The patients with left-sided resections had significantly higher rate of inadequate LNS (1). The disparity between left and right concerned LN-stations 2, 4, and 7.
Station 2 was sampled in 0.4% on the left 2 and 40.0% on the right; Station 4: 4.5% on the left and 67.6% on the right. Left Station 2 is rarely observed in anatomical study, which is not the case of left Station 4: in 210 left lung studied in anatomy (5), the lymph drained towards the LNs of station 4 in 28.6% of cases (n=60). It was mentioned in another study (6) that direct lymphatics reached those LNs in 23.3% of cases (14/60), possibly explaining the existence of skipping metastasis at that level. When considering pN2 disease (5), station 4L was involved in 18.5% of cases (12/65). Station 4L is difficult to dissect and the recurrent nerve risks to be injured during the procedure which probably explains that reluctance to strive to remove 4L LNs. In order to safely access these LNs, the arterial ligament can be sectioned resulting in mobilization of the aortic arch and exposure of the lower paratracheal region.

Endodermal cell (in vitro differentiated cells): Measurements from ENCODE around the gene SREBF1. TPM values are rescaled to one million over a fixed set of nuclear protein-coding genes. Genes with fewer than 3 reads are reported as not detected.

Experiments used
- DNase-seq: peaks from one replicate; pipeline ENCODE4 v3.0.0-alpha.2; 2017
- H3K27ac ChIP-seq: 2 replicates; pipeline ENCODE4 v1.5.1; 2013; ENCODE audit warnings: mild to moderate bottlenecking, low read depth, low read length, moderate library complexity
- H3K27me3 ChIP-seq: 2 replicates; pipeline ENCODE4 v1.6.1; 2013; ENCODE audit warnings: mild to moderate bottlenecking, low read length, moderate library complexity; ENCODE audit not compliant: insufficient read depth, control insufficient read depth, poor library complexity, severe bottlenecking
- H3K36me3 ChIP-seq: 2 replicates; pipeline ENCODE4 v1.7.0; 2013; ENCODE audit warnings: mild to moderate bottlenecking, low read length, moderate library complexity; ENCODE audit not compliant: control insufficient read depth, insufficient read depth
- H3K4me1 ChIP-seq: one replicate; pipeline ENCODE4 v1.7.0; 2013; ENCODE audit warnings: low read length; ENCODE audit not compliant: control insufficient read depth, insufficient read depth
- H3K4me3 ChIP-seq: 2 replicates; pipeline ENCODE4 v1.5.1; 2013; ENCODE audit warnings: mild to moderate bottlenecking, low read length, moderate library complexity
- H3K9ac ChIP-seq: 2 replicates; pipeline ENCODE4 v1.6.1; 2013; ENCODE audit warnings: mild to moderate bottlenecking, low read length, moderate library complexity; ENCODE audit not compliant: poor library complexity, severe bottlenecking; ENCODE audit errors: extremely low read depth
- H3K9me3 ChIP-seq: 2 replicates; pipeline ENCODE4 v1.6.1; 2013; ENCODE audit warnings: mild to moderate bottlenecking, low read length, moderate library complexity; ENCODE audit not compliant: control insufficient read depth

LNs of Station 7 were sampled in 43.8% on the left and 72.1% on the right (1). The same technical difference between right and left lung surgery explains that the bronchial stump is usually longer than a right stump after a left pneumonectomy, the calculated mean length of the bronchial stump being 0.7 cm on the right side and 2.2 cm on the left side (19). In effect, full exposure of the subcarinal region is generally more difficult on the left side due to the fact that the left bronchus is under the aortic arch. It is necessary to retract posteriorly the aorta and esophagus, whereas the left main bronchus is retracted anteriorly to expose the carinal bifurcation. A good exposure permits complete LD dissection.
Indisputability of long-term survival improvement after complete MLND